The Cuban version of the brand is widely popular all over the world. It is produced in a variety of totally hand made, long filler styles, hand finished versions and various machine made vitolas. Altadis SA bought a controlling interest in Habanaos SA in 2002. This brought about numerous changes to the H. Upmann line up.

The biggest change was eliminating more than thirty vitolas to weed out poor selling sizes. The Upmann line up was cluttered with a large array of redundant, poor selling sizes, that according to the company, had been slimmed down to only sixteen vitolas by 2006.

Habanos SA pulled a very uncharacteristic stunt in 2005 by releasing a new H. Upmann brand cigar vitola as part of their annual Limited Edition release. What made this move unusual was that the rule had always been that only the five marques globally distributed (Hoyo de Monterrey, Partagas, Romeo y Julieta, Montectristo and Cohiba) would be used for the Limited Edition release. The H. Upmann was a brand distributed locally.

The size of this limited edition H. Upmann was a large Magnum 50. The purpose of releasing this size was believed to be entice smokers who preferred the Magnum 46. Shortly after wards, the Quintero was reduced to local distribution status among Habanos, and the H. Upmann was elevated to the status of a globally distributed brand, with the cigars being exported to every nation where importation of Habanos cigars are accepted.

The line up of H. Upmann brands also includes two cigarillos made by machine known as the Purito and the Mini, as well as a brand of cigarettes produced under the direction of ICT.

H. Upmann Line of Vitolas

This is a list of the commercially sold vitolas produced under the H. Upmann brand. The size of the cigar and the ring gauge is included in both Imperial and metric measurements.


  • Half Corona – measures 3.5 inches (90 mm) x 44 ring gauge. Officially named Corona, commonly a petit corona in slang
  • Epicure – measures 4.3 inches (110 mm) × 35 ring gauge. Officially named Epicures, commonly a short panetela in slang
  • Corona Junior -measures 4.5 inches (115 mm) × 36 ring gauge. Officially named Cadetes, commony called a short panetela by smokers
  • Corona Minor – measures 4.6 inches (117 mm) x 40 inches. Officially named Coronitas, commonly a petit corona in slang
  • Connoisseur No. 1 – measures 5 inches (127 mm) × 48 ring gauge. Officially named Hermosos No.4, commonly known as a corona extra in slang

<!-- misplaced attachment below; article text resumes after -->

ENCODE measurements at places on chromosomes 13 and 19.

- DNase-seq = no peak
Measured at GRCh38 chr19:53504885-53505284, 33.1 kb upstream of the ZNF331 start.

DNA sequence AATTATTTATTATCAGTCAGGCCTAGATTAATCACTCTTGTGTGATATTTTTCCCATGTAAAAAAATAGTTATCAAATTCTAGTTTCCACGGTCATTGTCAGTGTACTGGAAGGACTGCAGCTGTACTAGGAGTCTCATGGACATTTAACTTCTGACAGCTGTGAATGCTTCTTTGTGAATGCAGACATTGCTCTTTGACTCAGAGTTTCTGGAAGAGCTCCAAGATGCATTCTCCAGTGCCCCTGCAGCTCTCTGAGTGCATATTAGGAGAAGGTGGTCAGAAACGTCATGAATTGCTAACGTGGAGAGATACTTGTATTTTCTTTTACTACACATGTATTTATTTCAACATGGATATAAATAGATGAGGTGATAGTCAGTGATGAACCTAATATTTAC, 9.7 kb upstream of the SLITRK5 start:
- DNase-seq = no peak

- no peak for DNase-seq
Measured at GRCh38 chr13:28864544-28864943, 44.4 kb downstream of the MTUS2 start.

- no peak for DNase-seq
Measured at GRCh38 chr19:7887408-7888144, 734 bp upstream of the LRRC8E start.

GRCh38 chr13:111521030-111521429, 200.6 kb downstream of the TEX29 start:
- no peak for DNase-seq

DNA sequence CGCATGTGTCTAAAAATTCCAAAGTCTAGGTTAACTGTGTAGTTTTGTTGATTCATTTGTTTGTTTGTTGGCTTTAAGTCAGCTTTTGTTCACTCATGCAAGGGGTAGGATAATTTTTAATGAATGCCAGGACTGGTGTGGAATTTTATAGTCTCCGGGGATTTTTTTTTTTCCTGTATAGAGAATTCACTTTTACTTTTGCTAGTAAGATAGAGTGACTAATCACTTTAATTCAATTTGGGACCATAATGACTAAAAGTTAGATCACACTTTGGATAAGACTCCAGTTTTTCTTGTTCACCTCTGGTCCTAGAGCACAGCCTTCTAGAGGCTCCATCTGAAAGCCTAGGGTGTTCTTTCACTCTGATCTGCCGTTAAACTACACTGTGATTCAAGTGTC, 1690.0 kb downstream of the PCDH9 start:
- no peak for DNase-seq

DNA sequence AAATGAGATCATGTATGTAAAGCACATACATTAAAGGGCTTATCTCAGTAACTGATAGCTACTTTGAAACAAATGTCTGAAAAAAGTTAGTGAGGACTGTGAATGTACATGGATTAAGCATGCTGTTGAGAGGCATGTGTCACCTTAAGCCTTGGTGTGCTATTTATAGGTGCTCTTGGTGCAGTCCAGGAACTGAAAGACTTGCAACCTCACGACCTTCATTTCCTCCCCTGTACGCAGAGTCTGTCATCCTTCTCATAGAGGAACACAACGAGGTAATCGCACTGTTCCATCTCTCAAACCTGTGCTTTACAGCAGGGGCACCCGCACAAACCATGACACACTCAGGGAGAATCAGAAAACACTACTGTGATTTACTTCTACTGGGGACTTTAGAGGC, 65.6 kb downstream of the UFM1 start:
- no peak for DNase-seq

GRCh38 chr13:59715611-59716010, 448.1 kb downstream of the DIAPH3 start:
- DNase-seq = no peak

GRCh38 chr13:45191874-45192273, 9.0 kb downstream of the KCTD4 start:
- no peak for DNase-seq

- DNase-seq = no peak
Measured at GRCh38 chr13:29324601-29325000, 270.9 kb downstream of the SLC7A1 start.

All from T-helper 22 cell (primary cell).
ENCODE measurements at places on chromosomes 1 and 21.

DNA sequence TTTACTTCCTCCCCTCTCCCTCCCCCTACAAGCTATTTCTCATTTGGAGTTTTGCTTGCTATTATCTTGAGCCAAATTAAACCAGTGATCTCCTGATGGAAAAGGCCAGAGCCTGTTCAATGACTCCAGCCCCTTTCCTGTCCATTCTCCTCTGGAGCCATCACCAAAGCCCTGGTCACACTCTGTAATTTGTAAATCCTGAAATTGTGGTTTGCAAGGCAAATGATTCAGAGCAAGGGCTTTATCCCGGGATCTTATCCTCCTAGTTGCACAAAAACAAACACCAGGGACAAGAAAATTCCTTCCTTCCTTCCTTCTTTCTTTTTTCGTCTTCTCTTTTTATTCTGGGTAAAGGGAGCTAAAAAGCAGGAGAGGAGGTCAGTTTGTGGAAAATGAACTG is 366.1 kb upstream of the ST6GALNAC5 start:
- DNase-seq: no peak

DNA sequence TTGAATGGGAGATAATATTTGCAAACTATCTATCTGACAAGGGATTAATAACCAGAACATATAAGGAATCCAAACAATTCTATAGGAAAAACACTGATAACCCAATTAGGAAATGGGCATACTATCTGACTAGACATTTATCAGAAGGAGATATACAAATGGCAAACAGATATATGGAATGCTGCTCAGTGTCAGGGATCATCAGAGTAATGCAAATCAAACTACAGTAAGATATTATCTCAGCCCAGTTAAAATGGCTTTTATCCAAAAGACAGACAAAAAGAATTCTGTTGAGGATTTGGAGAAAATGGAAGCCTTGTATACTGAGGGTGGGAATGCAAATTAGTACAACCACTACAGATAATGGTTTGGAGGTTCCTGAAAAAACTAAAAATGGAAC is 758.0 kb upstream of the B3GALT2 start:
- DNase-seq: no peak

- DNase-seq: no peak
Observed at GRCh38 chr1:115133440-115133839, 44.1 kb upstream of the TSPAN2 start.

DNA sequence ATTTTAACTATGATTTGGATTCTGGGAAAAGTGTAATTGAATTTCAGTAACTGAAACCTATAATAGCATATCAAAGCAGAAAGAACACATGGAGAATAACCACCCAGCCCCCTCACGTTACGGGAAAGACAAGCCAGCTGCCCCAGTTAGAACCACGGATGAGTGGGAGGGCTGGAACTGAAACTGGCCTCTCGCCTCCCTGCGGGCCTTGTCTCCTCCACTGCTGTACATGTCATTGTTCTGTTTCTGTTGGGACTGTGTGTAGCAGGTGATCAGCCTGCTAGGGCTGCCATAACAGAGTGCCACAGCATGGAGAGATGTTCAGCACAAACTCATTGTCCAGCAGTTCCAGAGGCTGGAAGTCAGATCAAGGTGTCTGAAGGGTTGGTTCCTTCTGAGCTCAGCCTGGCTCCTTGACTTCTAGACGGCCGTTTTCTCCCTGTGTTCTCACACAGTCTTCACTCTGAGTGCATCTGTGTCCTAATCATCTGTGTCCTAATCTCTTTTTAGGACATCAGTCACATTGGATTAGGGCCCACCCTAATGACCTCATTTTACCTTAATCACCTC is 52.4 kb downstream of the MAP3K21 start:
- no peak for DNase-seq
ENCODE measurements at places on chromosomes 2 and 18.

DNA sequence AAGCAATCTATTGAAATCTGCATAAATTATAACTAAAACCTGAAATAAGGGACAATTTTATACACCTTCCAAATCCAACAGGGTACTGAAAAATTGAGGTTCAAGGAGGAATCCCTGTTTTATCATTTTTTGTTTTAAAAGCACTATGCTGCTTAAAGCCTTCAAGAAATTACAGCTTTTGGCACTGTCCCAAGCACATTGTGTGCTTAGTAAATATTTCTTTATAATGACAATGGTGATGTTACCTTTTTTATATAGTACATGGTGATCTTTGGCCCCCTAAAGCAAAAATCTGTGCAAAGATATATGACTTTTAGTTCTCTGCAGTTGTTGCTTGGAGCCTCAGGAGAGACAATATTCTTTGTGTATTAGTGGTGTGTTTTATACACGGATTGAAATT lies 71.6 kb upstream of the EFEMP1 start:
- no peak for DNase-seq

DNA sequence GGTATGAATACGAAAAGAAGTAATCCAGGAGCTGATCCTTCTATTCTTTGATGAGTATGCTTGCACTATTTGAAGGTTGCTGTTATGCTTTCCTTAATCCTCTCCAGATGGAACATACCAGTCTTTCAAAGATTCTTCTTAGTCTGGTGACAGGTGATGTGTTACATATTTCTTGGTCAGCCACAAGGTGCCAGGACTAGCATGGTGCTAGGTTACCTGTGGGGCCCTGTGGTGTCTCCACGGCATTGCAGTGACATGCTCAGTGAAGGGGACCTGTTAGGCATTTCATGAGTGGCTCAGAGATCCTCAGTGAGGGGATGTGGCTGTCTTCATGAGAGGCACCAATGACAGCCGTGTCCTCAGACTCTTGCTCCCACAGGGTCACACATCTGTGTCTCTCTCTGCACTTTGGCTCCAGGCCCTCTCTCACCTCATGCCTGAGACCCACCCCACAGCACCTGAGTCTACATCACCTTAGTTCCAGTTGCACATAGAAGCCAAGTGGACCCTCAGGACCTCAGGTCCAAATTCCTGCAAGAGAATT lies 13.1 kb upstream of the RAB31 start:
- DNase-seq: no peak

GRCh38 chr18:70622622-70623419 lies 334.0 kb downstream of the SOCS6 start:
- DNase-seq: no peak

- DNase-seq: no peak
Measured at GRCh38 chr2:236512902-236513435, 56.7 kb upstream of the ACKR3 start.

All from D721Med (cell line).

• Petit Corona – measures 5.1 inches (129 mm) × 42 ring gauge. Officially called Marevas, commonly known as a petit corona (famous for being the favorite cigar of United States President Kennedy)
  • Regalias – measures 5.1 inches (129 mm) × 42 ring gauge. Officially named Petit Coronas, also called a petit corona in slang
  • Corona Major – measures 5.2 inches (132 mm) × 42 ring gauge. Officially named Eminentes, commonly known as a corona by smokers
  • Connoisseur A – measures 5.5 inches (140 mm) x 52 ring gauge. Officially named Genios, commonly called a corona by smokers
  • Majestic – measures 5.5 inches (140 mm) × 40 ring gauge. Officially named Cremas, commonly called a corona by smokers
  • Magnum 46 – measures 5.6 inches (143 mm) × 46 ring gauge. Officially named Corona Gordas, commonly called a grand corona by smokers
  • Upmann No. 2 – measures 6.1 inches (156 mm) × 52 ring gauge. Officially named Pirámides, commonly called a pyramid by cigar aficionados
  • Monarcas – measures 7 inches (178 mm) × 47 ring gauge. Officially named Julieta No.2, commonly called a Churchill (the vitola was discontinued 2009 but is still available in some areas)
  • Sir Winston – measures 7 inches (178 mm) × 47 ring gauge. Officially named Julieta No.2, commonly called a Churchill by cigar fans

Limited Edition Releases:

  • 2005 – the Magnum 50 – measures 6.3 inches (160 mm) × 50 ring gauge. Officially named Double Robustos, commonly called a double robusto by fans
  • 2009 – the Magnum 48 – measures 4.3 inches (110 mm) × 48 ring gauge. Officially named the Magnum 48, commonly called a petit robusto by cigar smokers
  • 2012 – the Robusto – measures 4.8 inches (122 mm) x 50 ring gauge. Officially named the Robustos, commonly called a robusto by cigar aficionados

As one of the oldest brands, the H. Upmann is also one of the most popular cigar brands in the world, enjoyed by wealthy cigar aficionados all over the globe.